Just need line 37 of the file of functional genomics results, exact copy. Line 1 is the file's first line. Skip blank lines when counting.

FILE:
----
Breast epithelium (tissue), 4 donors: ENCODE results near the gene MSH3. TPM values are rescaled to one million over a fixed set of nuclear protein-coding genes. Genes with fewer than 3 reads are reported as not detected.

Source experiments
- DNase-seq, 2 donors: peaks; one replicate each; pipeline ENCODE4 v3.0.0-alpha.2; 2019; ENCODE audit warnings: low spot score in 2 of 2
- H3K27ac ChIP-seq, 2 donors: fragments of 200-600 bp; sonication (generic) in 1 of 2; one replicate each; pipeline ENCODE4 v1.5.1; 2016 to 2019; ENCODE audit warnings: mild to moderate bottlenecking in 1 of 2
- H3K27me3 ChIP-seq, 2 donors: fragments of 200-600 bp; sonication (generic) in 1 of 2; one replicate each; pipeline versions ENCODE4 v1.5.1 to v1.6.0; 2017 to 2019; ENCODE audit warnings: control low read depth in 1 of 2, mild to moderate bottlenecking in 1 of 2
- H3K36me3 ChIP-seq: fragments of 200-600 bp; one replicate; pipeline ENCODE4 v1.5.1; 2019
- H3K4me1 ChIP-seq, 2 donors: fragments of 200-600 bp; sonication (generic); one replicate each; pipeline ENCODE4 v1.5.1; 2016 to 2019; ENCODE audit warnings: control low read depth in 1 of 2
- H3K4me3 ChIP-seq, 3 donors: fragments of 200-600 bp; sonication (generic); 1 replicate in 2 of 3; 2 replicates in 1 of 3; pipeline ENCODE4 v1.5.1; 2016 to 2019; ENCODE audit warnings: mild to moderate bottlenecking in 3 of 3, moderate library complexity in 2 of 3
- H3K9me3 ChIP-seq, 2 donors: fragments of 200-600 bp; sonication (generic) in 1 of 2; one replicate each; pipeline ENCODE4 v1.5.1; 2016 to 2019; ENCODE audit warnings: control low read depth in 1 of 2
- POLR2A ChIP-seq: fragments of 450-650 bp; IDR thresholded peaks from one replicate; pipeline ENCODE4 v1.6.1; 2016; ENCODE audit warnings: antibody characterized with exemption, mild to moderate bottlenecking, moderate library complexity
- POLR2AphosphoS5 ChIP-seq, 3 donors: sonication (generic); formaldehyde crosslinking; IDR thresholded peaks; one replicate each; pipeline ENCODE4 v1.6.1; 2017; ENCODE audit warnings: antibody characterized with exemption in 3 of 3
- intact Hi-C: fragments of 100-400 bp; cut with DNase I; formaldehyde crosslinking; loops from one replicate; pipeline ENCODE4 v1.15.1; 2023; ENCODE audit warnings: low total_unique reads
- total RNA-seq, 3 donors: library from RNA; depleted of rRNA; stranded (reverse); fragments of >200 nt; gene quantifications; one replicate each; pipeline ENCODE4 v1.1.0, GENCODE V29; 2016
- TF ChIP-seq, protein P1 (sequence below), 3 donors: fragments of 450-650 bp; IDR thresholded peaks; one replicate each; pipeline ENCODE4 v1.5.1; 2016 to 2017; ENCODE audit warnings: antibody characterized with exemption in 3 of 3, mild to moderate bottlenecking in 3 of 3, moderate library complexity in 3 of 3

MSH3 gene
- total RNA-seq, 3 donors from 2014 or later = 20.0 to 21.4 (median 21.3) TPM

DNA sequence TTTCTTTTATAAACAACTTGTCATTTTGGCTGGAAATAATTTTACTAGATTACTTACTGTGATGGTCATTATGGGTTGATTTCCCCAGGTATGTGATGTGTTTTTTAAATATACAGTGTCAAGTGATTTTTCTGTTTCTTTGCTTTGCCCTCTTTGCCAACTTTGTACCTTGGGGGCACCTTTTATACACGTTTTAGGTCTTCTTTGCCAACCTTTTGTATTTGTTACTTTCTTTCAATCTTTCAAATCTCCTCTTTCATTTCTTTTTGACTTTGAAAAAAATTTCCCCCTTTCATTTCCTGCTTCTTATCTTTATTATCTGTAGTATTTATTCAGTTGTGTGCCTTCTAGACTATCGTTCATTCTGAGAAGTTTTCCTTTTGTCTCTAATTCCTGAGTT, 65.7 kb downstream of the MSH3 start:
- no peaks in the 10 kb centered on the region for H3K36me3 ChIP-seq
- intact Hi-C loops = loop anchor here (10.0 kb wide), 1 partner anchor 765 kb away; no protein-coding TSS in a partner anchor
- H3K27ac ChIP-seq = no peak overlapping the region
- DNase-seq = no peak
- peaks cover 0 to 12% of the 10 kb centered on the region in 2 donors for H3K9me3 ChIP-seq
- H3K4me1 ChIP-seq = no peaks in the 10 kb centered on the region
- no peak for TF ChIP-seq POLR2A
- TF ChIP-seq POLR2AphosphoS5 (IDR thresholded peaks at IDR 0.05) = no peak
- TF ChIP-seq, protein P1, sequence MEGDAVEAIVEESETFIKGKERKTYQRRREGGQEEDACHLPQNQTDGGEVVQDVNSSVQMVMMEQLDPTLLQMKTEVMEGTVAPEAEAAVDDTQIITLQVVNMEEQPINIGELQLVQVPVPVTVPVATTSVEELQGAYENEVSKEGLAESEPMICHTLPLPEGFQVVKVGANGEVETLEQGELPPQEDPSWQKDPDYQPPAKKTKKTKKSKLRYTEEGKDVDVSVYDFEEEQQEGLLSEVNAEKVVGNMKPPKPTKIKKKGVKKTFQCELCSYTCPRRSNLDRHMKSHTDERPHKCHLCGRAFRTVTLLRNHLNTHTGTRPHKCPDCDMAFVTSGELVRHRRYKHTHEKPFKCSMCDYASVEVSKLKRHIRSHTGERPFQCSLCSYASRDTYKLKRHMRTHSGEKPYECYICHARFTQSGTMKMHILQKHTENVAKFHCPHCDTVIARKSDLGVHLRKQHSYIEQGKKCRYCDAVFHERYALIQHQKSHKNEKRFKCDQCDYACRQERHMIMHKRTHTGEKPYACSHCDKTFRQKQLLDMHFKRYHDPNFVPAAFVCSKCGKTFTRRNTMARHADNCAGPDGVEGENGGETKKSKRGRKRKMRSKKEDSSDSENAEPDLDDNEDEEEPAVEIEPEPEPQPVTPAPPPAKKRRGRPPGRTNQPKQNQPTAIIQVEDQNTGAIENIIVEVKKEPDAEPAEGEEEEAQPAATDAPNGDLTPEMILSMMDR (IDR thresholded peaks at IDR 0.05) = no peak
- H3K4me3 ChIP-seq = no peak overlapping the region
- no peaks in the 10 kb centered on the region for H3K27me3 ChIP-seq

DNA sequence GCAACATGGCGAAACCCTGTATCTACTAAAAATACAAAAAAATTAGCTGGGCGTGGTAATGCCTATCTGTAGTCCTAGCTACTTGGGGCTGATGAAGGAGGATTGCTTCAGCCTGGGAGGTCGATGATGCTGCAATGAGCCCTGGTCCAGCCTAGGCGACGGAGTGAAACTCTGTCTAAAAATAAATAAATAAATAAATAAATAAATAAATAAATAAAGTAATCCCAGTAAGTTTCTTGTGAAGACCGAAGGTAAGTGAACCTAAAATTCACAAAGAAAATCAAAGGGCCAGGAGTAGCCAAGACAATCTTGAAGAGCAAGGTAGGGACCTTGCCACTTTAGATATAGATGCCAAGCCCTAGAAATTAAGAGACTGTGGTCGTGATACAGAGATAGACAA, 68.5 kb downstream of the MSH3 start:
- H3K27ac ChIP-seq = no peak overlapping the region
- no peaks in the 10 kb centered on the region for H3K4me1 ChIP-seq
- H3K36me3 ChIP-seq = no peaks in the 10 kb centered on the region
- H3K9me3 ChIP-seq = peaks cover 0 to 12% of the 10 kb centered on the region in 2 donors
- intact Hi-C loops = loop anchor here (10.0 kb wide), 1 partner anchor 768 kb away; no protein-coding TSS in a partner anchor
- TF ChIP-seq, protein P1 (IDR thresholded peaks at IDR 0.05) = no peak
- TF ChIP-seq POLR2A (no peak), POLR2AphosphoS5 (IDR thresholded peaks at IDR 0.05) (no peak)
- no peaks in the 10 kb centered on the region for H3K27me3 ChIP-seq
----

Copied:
- no peaks in the 10 kb centered on the region for H3K27me3 ChIP-seq